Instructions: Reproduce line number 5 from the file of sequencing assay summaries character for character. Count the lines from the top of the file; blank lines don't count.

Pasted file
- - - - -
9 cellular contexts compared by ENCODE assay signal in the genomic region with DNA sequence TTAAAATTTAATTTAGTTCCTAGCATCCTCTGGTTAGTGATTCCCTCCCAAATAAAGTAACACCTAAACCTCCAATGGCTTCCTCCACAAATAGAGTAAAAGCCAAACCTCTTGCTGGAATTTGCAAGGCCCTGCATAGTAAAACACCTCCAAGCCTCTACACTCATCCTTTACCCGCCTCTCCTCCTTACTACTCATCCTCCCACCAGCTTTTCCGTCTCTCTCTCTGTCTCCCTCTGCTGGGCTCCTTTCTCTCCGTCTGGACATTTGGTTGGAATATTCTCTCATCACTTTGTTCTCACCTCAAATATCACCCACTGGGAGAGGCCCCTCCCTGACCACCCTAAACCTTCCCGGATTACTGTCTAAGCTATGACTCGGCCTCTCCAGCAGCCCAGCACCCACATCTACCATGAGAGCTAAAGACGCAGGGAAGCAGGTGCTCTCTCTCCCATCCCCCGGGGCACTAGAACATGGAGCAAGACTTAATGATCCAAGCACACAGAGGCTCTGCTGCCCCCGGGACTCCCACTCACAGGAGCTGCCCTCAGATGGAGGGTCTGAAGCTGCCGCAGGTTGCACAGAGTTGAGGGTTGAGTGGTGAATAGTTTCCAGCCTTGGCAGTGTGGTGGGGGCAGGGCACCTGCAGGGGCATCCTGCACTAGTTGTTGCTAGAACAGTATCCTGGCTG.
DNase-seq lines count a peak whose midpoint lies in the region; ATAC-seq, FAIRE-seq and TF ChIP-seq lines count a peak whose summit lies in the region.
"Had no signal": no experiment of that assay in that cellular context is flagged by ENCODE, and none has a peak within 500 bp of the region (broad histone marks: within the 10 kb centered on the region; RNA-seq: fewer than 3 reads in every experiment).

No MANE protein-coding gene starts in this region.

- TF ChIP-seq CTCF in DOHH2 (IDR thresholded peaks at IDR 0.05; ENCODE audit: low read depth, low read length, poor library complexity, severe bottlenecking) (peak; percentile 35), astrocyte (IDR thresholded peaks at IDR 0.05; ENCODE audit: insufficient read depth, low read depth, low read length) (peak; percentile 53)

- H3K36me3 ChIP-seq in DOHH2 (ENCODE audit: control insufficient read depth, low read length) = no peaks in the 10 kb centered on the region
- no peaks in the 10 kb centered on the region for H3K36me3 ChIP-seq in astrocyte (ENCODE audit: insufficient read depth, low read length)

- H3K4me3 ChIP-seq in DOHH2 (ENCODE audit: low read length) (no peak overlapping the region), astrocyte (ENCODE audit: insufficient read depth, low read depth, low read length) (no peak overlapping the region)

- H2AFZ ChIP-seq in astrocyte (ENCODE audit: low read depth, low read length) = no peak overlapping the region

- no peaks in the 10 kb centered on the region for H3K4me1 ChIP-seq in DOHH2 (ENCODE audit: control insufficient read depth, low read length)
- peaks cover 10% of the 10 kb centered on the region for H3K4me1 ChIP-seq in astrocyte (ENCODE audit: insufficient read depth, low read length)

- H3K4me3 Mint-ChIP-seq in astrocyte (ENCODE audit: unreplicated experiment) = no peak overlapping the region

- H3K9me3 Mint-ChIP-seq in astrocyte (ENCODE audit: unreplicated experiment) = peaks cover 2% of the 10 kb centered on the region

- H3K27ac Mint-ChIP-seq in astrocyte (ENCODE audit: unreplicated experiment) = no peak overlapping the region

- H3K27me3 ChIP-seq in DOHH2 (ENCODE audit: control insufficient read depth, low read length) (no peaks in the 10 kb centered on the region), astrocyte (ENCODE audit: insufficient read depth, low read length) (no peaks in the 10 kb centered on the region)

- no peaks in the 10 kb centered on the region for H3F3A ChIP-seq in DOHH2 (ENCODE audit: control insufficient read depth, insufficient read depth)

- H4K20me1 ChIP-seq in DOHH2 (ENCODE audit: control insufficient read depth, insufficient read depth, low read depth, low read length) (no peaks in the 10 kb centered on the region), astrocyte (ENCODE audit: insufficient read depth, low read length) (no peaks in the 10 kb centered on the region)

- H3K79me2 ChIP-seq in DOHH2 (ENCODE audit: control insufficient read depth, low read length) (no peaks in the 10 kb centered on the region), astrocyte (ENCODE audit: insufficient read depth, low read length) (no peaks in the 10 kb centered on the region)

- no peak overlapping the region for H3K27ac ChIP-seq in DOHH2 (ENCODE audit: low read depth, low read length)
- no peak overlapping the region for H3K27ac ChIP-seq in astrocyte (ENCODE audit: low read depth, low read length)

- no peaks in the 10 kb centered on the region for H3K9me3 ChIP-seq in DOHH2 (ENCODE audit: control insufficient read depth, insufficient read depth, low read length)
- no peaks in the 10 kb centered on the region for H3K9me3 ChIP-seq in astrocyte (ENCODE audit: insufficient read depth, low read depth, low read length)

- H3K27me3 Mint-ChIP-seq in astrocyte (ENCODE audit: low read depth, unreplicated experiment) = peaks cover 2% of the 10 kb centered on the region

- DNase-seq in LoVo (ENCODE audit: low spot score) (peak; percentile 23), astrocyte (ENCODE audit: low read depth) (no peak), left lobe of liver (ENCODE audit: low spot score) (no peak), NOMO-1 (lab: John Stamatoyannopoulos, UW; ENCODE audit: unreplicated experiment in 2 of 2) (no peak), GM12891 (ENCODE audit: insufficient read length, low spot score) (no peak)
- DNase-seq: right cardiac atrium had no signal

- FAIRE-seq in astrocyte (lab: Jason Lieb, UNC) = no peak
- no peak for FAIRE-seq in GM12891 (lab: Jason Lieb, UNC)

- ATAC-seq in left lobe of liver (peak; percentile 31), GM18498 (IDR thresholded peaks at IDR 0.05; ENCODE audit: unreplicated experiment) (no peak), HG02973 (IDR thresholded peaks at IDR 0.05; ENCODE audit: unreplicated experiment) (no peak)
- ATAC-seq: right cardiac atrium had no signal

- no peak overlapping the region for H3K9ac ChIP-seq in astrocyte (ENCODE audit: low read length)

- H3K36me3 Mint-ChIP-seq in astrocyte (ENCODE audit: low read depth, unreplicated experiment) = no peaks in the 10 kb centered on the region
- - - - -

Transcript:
- TF ChIP-seq CTCF in DOHH2 (IDR thresholded peaks at IDR 0.05; ENCODE audit: low read depth, low read length, poor library complexity, severe bottlenecking) (peak; percentile 35), astrocyte (IDR thresholded peaks at IDR 0.05; ENCODE audit: insufficient read depth, low read depth, low read length) (peak; percentile 53)